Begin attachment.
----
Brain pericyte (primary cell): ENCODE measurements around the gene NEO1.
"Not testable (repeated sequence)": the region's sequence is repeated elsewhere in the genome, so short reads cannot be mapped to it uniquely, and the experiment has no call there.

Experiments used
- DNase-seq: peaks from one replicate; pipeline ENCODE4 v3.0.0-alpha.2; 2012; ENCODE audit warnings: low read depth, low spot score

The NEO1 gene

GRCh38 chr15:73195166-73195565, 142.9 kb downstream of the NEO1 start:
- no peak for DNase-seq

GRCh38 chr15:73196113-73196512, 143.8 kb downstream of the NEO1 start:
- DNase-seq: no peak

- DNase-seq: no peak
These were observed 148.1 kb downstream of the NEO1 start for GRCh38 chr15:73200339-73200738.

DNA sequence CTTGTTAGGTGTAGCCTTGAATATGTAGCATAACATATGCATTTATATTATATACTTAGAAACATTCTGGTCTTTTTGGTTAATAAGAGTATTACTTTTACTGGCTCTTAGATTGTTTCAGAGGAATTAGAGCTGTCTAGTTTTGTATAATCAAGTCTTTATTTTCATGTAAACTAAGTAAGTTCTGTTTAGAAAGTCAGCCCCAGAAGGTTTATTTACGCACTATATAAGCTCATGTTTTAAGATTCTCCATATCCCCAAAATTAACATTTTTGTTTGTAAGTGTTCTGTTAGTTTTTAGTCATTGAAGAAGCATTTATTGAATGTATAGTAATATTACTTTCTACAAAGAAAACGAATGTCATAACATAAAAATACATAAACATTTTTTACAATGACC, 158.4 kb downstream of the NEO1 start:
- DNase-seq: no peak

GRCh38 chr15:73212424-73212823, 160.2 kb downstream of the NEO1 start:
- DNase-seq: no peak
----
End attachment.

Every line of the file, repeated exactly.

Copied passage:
Brain pericyte (primary cell): ENCODE measurements around the gene NEO1.
"Not testable (repeated sequence)": the region's sequence is repeated elsewhere in the genome, so short reads cannot be mapped to it uniquely, and the experiment has no call there.

Experiments used
- DNase-seq: peaks from one replicate; pipeline ENCODE4 v3.0.0-alpha.2; 2012; ENCODE audit warnings: low read depth, low spot score

The NEO1 gene

GRCh38 chr15:73195166-73195565, 142.9 kb downstream of the NEO1 start:
- no peak for DNase-seq

GRCh38 chr15:73196113-73196512, 143.8 kb downstream of the NEO1 start:
- DNase-seq: no peak

- DNase-seq: no peak
These were observed 148.1 kb downstream of the NEO1 start for GRCh38 chr15:73200339-73200738.

DNA sequence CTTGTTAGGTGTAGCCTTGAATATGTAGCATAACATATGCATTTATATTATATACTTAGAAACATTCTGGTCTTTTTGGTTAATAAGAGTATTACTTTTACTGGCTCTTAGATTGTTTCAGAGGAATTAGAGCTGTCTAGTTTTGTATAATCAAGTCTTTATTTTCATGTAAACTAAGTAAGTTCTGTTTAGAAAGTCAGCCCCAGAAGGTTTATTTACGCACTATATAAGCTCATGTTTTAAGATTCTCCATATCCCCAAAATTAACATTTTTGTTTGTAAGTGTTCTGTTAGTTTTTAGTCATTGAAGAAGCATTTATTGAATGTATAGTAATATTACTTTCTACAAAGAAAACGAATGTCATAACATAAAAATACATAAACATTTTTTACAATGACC, 158.4 kb downstream of the NEO1 start:
- DNase-seq: no peak

GRCh38 chr15:73212424-73212823, 160.2 kb downstream of the NEO1 start:
- DNase-seq: no peak